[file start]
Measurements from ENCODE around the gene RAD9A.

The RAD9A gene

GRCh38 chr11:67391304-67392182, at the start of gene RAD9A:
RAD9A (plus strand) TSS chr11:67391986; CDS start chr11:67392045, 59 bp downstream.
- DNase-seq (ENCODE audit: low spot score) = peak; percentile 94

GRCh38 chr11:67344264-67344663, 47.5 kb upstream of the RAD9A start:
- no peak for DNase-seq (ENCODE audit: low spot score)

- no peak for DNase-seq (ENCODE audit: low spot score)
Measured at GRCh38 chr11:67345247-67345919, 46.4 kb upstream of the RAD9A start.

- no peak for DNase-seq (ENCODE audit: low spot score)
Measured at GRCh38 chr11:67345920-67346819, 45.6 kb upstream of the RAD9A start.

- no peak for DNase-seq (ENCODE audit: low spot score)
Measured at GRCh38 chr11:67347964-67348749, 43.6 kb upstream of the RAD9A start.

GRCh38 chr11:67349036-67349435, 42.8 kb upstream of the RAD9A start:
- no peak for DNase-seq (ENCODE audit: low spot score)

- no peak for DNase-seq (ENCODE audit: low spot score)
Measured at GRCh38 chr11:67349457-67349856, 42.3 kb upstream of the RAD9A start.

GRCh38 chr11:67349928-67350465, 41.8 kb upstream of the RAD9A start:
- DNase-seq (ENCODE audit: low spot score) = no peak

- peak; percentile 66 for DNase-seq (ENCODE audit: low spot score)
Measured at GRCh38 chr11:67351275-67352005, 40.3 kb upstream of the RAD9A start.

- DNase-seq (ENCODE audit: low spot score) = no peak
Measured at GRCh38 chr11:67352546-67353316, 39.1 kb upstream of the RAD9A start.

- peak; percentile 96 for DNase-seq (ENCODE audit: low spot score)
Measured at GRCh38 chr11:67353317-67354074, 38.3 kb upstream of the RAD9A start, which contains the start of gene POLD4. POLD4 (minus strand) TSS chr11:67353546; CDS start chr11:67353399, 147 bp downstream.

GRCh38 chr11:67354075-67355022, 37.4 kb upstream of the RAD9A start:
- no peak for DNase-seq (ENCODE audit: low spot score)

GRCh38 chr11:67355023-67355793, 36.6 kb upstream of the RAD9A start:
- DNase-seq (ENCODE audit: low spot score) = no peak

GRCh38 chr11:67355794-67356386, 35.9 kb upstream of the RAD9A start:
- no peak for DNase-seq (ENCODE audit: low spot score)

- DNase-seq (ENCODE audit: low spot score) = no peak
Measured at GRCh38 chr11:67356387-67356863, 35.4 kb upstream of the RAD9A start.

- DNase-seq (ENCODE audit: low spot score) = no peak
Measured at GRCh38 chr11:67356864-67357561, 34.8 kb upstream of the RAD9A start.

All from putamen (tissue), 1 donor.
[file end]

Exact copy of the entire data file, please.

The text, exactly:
Measurements from ENCODE around the gene RAD9A.

The RAD9A gene

GRCh38 chr11:67391304-67392182, at the start of gene RAD9A:
RAD9A (plus strand) TSS chr11:67391986; CDS start chr11:67392045, 59 bp downstream.
- DNase-seq (ENCODE audit: low spot score) = peak; percentile 94

GRCh38 chr11:67344264-67344663, 47.5 kb upstream of the RAD9A start:
- no peak for DNase-seq (ENCODE audit: low spot score)

- no peak for DNase-seq (ENCODE audit: low spot score)
Measured at GRCh38 chr11:67345247-67345919, 46.4 kb upstream of the RAD9A start.

- no peak for DNase-seq (ENCODE audit: low spot score)
Measured at GRCh38 chr11:67345920-67346819, 45.6 kb upstream of the RAD9A start.

- no peak for DNase-seq (ENCODE audit: low spot score)
Measured at GRCh38 chr11:67347964-67348749, 43.6 kb upstream of the RAD9A start.

GRCh38 chr11:67349036-67349435, 42.8 kb upstream of the RAD9A start:
- no peak for DNase-seq (ENCODE audit: low spot score)

- no peak for DNase-seq (ENCODE audit: low spot score)
Measured at GRCh38 chr11:67349457-67349856, 42.3 kb upstream of the RAD9A start.

GRCh38 chr11:67349928-67350465, 41.8 kb upstream of the RAD9A start:
- DNase-seq (ENCODE audit: low spot score) = no peak

- peak; percentile 66 for DNase-seq (ENCODE audit: low spot score)
Measured at GRCh38 chr11:67351275-67352005, 40.3 kb upstream of the RAD9A start.

- DNase-seq (ENCODE audit: low spot score) = no peak
Measured at GRCh38 chr11:67352546-67353316, 39.1 kb upstream of the RAD9A start.

- peak; percentile 96 for DNase-seq (ENCODE audit: low spot score)
Measured at GRCh38 chr11:67353317-67354074, 38.3 kb upstream of the RAD9A start, which contains the start of gene POLD4. POLD4 (minus strand) TSS chr11:67353546; CDS start chr11:67353399, 147 bp downstream.

GRCh38 chr11:67354075-67355022, 37.4 kb upstream of the RAD9A start:
- no peak for DNase-seq (ENCODE audit: low spot score)

GRCh38 chr11:67355023-67355793, 36.6 kb upstream of the RAD9A start:
- DNase-seq (ENCODE audit: low spot score) = no peak

GRCh38 chr11:67355794-67356386, 35.9 kb upstream of the RAD9A start:
- no peak for DNase-seq (ENCODE audit: low spot score)

- DNase-seq (ENCODE audit: low spot score) = no peak
Measured at GRCh38 chr11:67356387-67356863, 35.4 kb upstream of the RAD9A start.

- DNase-seq (ENCODE audit: low spot score) = no peak
Measured at GRCh38 chr11:67356864-67357561, 34.8 kb upstream of the RAD9A start.

All from putamen (tissue), 1 donor.